Selective Dorsal Rhizotomy

Selective Dorsal Rhizotomy (SDR) is an operation used to improve spasticity (muscle stiffness) in cerebral palsy.

Cerebral palsy occurs when a child sustains a brain injury early in life. This most often happens before birth but can happen around the time of birth and even in the first year of life. Although the brain injury is static – that is, it does not get any worse – the difficulties it causes change continuously in the growing child.

One of the most common causes of cerebral palsy is prematurity. Certain parts of the premature brain are vulnerable to damage, particularly the parts which control leg movement and co-ordination. In turn, this leads to excessive stiffness or spasticity in the leg muscles and can impair the child’s ability to learn to walk.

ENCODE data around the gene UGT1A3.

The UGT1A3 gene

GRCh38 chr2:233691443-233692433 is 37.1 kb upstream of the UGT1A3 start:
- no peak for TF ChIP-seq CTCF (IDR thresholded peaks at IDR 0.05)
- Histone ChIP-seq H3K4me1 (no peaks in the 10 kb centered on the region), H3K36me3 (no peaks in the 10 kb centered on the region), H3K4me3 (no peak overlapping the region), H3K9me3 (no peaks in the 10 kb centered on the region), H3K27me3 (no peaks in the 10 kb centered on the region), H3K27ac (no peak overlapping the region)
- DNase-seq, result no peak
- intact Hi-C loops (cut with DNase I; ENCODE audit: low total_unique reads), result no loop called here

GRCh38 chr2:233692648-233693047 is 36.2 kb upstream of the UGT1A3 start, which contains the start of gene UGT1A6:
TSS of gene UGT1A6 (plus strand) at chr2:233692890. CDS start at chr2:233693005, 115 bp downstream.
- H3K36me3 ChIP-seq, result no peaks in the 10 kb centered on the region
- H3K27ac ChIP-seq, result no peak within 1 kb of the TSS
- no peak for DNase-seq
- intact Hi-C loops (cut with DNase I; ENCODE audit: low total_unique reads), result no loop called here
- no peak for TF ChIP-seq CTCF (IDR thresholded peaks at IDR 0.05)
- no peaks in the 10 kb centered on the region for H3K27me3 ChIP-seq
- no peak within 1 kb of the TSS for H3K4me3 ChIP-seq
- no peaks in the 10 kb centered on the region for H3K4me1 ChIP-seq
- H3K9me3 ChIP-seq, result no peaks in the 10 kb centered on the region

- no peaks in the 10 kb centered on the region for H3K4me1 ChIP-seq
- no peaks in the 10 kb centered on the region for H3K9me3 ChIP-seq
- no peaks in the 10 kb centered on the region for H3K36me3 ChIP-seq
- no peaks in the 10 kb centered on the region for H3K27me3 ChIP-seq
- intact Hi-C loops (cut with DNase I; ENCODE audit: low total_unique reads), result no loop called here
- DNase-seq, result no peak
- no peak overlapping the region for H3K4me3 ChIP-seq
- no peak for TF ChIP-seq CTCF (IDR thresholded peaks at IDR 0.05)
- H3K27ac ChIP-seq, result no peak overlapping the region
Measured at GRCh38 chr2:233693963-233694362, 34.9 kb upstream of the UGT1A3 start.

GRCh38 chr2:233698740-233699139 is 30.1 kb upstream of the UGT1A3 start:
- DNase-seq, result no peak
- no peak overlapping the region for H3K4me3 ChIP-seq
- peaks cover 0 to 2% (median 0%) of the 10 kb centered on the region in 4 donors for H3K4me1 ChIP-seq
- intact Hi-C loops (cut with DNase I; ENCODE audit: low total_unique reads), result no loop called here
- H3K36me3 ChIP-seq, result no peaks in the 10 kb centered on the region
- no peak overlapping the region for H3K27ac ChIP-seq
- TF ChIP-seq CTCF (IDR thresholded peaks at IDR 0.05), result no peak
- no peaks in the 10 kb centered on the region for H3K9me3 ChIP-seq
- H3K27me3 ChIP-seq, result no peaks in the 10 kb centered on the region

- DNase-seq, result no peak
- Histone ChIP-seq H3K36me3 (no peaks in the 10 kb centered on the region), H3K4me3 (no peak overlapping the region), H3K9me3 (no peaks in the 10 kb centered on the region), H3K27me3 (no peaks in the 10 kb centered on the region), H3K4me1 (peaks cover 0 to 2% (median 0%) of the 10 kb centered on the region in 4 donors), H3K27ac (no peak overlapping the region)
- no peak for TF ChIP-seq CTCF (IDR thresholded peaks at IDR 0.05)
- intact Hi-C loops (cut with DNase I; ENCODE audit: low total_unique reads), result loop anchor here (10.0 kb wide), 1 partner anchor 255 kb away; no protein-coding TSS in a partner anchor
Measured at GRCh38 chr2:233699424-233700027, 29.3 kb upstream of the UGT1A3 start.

Spasticity also causes pain, and, over time, shortening of muscles and tendons, joint contractures and bone deformities. Spastic diplegia (which affects the leg muscles more than the arms) is the most commonly occurring type of cerebral palsy. Nerve fibres running from the muscles back to the spinal cord play a major role in maintaining this muscle stiffness. SDR, by dividing some of these fibres, is very effective at reducing stiffness and spasticity.

How Selective Dorsal Rhizotomy (SDR) allowed a cerebral palsy sufferer the chance to walk

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